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Large Volume Pericardiocentesis

Dr. Menager, PGY-1 EM resident performed this ultrasound on a 47 yr old man complaining of shortness of breath over the last month, worsening in the last day,  associated with increasing lower extremity edema.

PERIOCARDIOCENTESIS PERFORMED – 1500cc removed from pericardium

A Parasternal Approach – The Steps:

  1. Sterilize
  2. Sedate if there is any chance the patient will move
  3. Look for biggest pocket to tap
  4. Find left lung point so you know where the left lung is and make sure you are away from it
  5. Look for LIMA (don’t go through anything pulsatile!)
  6. Insert catheter above the rib
  8. Insert the catheter and remove the fluid.
lung, lima, rib

How much is too much to take out of the pericardium at one time?  The short answer is that no one knows.  While our patient did just fine, there are case studies of acute systolic ventricular failure following large volume pericardiocentesis.  Whether this is due to a rapid disproportionate increase in right systolic volume compared to left, acute increase in “wall stress”, or the uncovering of previously masked chronic systolic dysfunction is not known (1).  There are only 35 documented cases of this, and according to a 2015 Editorial in the European Heart Journal, “there are no established published methods or studies to propose preventive measures” (2).  Case studies have documented pericardial decompression syndrome (PDS) occurring from removal of as little as 450cc to as much as 2100cc of pericardial fluid.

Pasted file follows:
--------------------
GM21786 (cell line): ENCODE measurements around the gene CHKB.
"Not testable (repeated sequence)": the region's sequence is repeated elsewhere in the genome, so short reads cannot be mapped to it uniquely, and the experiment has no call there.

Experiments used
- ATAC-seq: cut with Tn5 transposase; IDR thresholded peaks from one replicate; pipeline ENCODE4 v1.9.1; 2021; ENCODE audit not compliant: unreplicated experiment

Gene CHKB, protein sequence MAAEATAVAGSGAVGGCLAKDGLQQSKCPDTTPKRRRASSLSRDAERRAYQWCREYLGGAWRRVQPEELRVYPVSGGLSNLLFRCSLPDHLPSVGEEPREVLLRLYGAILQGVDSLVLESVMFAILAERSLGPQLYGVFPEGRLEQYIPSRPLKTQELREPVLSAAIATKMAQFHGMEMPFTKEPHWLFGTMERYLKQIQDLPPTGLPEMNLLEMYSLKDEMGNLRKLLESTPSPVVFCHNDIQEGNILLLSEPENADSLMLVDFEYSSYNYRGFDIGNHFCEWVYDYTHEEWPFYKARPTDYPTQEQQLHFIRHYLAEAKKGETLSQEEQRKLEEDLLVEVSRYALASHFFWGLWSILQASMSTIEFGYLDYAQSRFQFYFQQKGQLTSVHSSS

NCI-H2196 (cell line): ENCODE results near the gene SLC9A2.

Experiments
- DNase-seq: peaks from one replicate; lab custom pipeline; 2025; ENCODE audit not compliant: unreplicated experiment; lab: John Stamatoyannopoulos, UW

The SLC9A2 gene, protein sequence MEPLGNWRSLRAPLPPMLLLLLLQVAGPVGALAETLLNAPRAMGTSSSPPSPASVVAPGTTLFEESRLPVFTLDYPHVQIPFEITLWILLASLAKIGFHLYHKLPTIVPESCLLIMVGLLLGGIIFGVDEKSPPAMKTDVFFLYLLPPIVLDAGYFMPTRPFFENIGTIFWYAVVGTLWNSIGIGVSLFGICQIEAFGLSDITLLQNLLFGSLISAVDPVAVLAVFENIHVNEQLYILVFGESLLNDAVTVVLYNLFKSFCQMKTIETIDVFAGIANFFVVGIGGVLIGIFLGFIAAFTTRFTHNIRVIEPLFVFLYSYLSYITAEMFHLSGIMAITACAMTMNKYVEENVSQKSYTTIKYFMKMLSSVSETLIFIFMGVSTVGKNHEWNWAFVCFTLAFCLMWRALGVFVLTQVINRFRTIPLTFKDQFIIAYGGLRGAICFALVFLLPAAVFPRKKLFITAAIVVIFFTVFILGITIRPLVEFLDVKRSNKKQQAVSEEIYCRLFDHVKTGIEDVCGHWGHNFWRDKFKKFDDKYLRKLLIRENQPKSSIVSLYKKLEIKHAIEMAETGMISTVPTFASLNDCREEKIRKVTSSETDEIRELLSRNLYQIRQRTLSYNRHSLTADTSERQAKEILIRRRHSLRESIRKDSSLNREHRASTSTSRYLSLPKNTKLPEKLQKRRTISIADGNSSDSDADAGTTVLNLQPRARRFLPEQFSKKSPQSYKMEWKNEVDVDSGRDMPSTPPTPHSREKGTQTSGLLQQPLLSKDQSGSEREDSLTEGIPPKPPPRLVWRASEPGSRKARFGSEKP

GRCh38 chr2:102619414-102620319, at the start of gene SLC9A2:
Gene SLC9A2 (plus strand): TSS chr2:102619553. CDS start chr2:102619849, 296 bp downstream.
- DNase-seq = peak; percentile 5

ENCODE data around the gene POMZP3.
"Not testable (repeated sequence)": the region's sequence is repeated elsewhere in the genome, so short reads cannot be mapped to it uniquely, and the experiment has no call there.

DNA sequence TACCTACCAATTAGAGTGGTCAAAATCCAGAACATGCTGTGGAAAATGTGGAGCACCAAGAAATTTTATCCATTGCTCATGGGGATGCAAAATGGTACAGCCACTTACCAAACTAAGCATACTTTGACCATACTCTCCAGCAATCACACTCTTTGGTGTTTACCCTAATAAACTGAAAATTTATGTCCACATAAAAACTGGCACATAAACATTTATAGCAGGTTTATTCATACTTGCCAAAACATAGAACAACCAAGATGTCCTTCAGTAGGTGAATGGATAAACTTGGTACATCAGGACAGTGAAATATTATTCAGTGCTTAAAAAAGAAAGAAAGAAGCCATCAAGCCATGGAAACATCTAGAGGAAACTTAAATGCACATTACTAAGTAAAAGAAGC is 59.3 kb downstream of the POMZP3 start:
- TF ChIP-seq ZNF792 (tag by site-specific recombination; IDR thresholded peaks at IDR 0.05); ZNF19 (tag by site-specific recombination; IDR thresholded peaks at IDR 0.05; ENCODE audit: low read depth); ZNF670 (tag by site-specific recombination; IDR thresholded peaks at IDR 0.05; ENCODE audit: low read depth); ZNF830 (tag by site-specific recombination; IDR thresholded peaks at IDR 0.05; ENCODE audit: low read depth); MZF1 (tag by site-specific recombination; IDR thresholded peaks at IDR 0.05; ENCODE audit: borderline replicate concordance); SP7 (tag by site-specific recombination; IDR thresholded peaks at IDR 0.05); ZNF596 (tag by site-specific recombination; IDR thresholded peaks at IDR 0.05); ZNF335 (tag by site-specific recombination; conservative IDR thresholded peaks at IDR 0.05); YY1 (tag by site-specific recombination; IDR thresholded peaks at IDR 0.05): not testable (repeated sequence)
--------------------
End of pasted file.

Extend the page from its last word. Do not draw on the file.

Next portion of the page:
With high tuberculosis rates here at HUM, we also need to consider that for tuberculosis pericarditis with large pericardial effusions, as described in a 2007 article in the Cardiovascular Journal of South Africa (3), “treatment involves effective drainage of the pericardial space, followed by anti-tuberculosis therapy.”  In this series of 233 consecutive patients with large pericardial effusions who underwent drainage, “on average, more than 800ml of fluid were drained at the initial drainage procedure,” there was not a single complication of pericardial decompression syndrome.

Without good evidence that limited removal of fluid decreases risk or that removal above a certain volume increases risk, you must make a case by case determination of the risk versus benefit ratio.  Whatever your decision, one thing is certain, do monitor these patient extremely closely after the pericardiocentesis is performed!

Dr. Menager demonstrates how to easily and with sterile technique remove large intracorpeal volume of fluid using a three way stop cock and foley bag  (OFF TO BAG –> WITHDRAW FLUID  –> OFF THE PATIENT —> PUSH FLUID INTO BAG  –> repeat).


Subxyhoid View after pericardiocentesis


Apical View of heart after pericardiocentesis (pleural effusion present at right)






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